Monday, February 27, 2012

The hidden benefit of my back injury

I promise this will be the last post about my back.  I am not a winer, nor do I seek attention for injury however, in this case, this specific SI Joint injury may have been a blessing.  I won't know for sure until I do my race but if yesterday was an indication I may have lucked out.

So periodically to make sure my training is doing what it is supposed to be doing and my specific workouts are based on where my physical abilities are, Jennifer at trismart assigns me tests.  Yesterday was a Functional Threshold Power Test or often referred to as FTP.  Riding with a power meter is the single best way to improve your cycling ability.  The reason being is that it is constant.  When you think about cycling, there are many variables like wind and hills being the two biggest.  Both of these greatly affect speed which is what we all strive for (yesterday was a great case in point).  The reason power is so important is it actaully measures that amount of force you apply to your pedals.  Power doesn't care how fast you go or if the wind is at your back or in your face, it only measures how hard you are working.  About once ever two months I do an FTP test which is loosly defined as the average power I can generate for an hour.  Once FTP is determined, my coach can calculate all of my Power Zones for racing based on the distance of the cycling portion of the tri.  For instance, for my Ironman I will bike in Zone 2 - the aerobic zone and regardless of wind and terrain, I will be instructed not to apply more power (as measured by my powermeter) that we determine I can handle.  THIS IS EXTREMELY important when you race because you always feel jacked up and like a super hero during a race.  If you go too hard especially in a race that is 12+ hours long your body feels great at first but all of the blood rushes to your legs to help them pedal.  During the bike, especially the first 60 miles you need to take in a lot of calories to fuel you bike and run and recover from the swim and if all of your blood is in your legs, you don't digest your food and when you don't digest your food you have no energy and you bonk.  Here is a great video of a famous dual "bonking" in an Ironman.  It isn't because they didn't train, it is most likely because they didn't get enough nutrition during the race or raced so hard they couldn't process it.  For us inexperienced racers who have not gotten the "feel" of the right mix of effort yet, power is the only way to tell. This is one of the most famous of all bonks but it happens every race .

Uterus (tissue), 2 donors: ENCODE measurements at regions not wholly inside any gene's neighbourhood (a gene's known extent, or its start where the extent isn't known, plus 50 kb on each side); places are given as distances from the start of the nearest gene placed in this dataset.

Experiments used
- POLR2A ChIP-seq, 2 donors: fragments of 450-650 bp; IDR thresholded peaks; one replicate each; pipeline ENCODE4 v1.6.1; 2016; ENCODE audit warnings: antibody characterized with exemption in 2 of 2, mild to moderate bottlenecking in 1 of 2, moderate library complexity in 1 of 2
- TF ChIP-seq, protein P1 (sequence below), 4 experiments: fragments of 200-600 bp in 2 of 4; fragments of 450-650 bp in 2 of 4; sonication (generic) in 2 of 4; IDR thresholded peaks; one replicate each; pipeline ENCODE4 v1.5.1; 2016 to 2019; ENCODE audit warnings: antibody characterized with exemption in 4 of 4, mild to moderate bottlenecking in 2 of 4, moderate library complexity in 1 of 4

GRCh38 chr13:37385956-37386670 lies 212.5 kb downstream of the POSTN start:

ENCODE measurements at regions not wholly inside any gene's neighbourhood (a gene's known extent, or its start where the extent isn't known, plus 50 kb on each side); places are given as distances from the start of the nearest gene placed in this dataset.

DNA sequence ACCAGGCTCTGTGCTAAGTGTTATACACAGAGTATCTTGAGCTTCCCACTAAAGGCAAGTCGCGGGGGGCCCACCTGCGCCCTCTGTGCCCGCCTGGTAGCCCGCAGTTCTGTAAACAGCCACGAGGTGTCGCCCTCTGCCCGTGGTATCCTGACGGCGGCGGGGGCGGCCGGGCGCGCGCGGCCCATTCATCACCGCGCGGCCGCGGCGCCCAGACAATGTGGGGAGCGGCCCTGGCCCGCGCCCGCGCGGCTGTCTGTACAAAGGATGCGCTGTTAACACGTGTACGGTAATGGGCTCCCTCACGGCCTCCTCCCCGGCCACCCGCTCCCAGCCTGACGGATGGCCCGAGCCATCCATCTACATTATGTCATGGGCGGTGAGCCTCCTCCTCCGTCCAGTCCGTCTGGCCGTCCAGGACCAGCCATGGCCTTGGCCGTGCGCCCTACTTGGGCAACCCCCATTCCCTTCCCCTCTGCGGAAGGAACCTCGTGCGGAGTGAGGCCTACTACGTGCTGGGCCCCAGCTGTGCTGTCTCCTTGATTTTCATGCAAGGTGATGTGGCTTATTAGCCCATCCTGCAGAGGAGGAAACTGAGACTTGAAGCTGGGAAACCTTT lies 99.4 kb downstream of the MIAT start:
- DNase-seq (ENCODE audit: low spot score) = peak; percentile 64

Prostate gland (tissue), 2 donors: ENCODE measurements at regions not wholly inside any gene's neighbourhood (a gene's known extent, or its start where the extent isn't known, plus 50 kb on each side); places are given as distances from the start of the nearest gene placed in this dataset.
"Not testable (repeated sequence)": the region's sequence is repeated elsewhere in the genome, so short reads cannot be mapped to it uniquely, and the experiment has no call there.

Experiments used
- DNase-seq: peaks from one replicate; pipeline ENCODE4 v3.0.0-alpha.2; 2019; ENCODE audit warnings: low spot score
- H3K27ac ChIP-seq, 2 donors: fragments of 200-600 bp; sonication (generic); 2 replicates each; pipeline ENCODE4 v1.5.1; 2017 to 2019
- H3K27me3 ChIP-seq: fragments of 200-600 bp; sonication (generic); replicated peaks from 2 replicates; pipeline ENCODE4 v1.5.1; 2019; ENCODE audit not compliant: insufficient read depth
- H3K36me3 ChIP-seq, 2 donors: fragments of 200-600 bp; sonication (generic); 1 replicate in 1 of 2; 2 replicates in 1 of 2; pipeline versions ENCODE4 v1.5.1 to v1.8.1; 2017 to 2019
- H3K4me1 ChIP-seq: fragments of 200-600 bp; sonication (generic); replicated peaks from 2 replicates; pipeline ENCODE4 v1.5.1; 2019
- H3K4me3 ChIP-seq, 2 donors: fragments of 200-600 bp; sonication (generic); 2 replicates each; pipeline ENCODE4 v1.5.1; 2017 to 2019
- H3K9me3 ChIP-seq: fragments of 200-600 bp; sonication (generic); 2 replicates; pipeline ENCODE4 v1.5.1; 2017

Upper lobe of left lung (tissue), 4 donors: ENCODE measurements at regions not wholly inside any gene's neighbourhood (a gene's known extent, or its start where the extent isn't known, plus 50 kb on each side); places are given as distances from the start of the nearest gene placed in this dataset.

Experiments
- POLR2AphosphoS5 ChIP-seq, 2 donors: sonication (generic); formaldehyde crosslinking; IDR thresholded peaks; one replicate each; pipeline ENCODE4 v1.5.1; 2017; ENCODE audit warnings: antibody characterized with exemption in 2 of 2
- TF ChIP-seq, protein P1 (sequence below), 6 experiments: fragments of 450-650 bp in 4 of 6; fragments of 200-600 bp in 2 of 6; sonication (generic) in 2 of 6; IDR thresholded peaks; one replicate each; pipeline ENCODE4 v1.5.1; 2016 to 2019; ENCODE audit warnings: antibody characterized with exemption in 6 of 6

Anyway I digress....  The reason my back injury may have been a blessing is because I wasn't able to run so spent a lot of time on the bike doing very specific work to increase my FTP.  If I increase my one hour FTP the trickle down is that I also increase my aerobic zone allowing me to apply more power over a longer period of time in the Ironman making my relative speed faster.  The FTP test is pretty simple.  Do a time trial as hard and fast as you can go wihtout "blowing up".  Your power over the first 10 minutes should be less than the last 10.  Instead of doing this for an hour (because that really really really sucks) do it for 30 minutes.  Most experts believe that your FTP is 5% lower than your 30 minute average power.  I did this test yesterday and was able to average 274 Watts for the test.  I mentioned above your power meter doesn't care what your speed is was demonstrated yesterday.  My test was into a 20 mph wind the entire time.  That is the most power I have generated but my average speed was only 15MPH!!!  My previous best was 240 Watts so my test yesterday was a full 14.2% gain compared to the test that I did outside July of last year.  My extra time in the offseason on the bike (assuming I can maintain it) should help me come June at IMCDA.

Now, I need to make sure I get my aerobic engine and endurence where it needs to be along with my swimming.  I feel great about where my biking is right now for this time of year.  The other two things are a little scary but we will see.

T-Minus 17 weeks and counting.

All for now...


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